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Hops

Weather affects all crops, including these hops whose flower buds add unique flavors, aroma and bitterness to beer.

Q: How does weather affect beer making?

A: Weather affects all crops, as all plants prefer certain climatic regimes.

Fermented grain is an important ingredient in beer brewing. It defines the alcohol content.

Hops are just as critical, as the flower buds of hop plants add unique flavors, aroma and bitterness to the beer.

Hops grow very fast and require a lot of water. As the Pacific Northwest of the U.S. gets a lot of precipitation, this is a major hop-growing region as irrigation needs are limited. Washington State produces almost three-quarters of the hops used in U.S. beers, with Oregon and Idaho contributing the second-most hops. A drought in those regions would significantly reduce yields of hops and impact the beer brewing economy, leading to higher prices and a change in taste of some brands.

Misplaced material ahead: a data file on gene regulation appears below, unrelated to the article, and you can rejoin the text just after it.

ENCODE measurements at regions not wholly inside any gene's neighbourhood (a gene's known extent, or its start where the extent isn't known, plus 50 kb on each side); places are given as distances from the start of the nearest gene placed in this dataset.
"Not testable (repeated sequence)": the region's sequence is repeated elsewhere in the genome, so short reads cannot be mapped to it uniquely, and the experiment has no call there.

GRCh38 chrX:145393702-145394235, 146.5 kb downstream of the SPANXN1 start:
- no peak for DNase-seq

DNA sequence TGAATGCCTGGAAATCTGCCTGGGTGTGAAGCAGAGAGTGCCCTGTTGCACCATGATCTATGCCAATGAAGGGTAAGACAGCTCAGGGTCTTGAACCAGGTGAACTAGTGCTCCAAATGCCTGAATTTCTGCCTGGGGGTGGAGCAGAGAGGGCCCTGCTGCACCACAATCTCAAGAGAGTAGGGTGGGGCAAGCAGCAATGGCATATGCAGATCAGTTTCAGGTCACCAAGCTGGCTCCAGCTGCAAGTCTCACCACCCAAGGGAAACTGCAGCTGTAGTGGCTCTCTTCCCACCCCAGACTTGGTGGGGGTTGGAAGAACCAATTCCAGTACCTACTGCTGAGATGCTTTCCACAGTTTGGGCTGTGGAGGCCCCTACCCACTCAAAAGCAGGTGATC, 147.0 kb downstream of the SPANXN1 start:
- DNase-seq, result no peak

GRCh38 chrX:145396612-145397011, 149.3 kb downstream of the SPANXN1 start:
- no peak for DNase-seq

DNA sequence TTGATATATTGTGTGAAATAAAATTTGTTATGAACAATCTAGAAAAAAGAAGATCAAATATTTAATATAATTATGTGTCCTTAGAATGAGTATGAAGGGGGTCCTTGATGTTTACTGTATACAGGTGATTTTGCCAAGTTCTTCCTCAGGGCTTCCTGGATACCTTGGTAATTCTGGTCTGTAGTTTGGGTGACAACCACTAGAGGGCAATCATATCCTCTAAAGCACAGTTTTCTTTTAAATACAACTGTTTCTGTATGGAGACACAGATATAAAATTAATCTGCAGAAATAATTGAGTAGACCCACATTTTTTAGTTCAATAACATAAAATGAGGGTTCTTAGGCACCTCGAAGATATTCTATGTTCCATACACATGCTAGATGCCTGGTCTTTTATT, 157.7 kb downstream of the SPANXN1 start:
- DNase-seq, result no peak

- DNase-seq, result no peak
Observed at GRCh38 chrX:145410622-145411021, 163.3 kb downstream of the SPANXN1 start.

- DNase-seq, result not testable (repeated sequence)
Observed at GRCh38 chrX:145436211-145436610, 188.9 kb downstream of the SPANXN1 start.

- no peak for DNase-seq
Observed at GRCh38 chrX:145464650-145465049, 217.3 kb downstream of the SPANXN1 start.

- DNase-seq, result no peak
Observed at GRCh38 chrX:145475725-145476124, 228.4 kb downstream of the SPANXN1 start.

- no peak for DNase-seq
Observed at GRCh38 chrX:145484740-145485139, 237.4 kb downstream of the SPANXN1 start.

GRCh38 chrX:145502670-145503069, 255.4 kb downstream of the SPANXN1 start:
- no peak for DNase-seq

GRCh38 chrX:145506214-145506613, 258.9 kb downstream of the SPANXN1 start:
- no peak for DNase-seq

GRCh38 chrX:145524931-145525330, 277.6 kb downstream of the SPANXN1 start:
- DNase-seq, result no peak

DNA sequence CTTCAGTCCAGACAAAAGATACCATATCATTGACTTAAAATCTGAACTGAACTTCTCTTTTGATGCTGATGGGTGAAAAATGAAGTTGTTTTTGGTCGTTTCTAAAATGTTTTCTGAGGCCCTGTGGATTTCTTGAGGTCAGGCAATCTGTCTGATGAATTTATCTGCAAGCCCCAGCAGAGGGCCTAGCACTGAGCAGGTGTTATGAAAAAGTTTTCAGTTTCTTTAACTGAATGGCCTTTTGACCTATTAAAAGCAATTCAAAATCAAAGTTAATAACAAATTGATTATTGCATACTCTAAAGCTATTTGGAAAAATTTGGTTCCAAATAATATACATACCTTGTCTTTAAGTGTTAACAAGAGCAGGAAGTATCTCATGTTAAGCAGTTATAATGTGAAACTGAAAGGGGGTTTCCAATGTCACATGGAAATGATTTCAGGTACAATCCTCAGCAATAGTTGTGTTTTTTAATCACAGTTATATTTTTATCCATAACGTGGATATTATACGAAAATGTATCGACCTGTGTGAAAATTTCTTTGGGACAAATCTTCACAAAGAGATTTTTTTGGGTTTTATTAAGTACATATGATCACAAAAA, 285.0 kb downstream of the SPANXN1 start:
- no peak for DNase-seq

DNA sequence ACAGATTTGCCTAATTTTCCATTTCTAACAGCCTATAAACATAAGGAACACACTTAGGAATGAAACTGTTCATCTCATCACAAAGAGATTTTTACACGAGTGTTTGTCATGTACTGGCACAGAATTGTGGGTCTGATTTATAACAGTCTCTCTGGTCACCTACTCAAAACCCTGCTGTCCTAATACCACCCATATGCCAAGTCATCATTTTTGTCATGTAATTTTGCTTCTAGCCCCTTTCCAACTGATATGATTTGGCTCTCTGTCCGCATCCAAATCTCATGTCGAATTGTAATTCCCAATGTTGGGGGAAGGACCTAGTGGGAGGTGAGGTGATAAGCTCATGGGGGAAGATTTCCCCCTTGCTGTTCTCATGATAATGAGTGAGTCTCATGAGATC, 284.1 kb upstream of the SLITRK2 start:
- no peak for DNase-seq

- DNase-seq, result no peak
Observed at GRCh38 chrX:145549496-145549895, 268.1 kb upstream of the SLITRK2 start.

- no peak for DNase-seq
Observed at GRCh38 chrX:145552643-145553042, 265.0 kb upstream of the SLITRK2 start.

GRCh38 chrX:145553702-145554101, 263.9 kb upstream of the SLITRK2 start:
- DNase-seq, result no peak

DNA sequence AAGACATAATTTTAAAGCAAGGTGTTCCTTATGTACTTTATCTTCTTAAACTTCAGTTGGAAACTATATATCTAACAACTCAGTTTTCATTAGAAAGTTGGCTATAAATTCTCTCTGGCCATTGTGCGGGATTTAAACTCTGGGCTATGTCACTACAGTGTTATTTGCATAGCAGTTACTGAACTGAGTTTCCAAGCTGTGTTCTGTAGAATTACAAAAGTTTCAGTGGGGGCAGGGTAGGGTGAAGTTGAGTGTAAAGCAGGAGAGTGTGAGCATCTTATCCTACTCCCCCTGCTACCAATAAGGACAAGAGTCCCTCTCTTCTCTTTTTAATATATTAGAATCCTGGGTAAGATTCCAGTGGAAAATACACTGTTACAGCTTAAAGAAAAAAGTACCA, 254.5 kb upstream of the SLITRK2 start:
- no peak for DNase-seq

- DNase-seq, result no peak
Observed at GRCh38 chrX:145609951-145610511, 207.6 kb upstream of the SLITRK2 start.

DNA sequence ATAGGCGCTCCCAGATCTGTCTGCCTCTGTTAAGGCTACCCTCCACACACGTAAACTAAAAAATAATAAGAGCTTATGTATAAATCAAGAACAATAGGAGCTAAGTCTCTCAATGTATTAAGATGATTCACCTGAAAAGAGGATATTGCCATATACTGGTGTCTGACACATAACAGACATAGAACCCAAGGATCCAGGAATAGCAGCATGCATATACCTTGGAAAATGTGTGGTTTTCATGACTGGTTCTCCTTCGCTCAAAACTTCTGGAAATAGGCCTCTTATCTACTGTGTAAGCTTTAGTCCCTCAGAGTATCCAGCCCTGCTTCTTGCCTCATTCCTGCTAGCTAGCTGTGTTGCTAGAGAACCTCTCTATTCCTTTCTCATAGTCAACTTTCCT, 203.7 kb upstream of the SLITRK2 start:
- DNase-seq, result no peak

In 2015 the hops growing region of the Northwest had an unusually warm winter that led to widespread drought. As a result of the warm winter, the Cascades got mostly rain, and a substantially reduced snowpack resulted. By May, an important time for the hops to be watered, the area was starved for water as there was no snow to melt.

Hops are grown on a type of hemp plant and grow best in hardiness zones.

If you are a beer drinker who likes hoppy IPAs, you might hope for the Northwest to avoid developing a drier climate.

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"Weather Guys" Steve Ackerman and Jonathan Martin are professors in the University of Wisconsin-Madison department of atmospheric and oceanic sciences.

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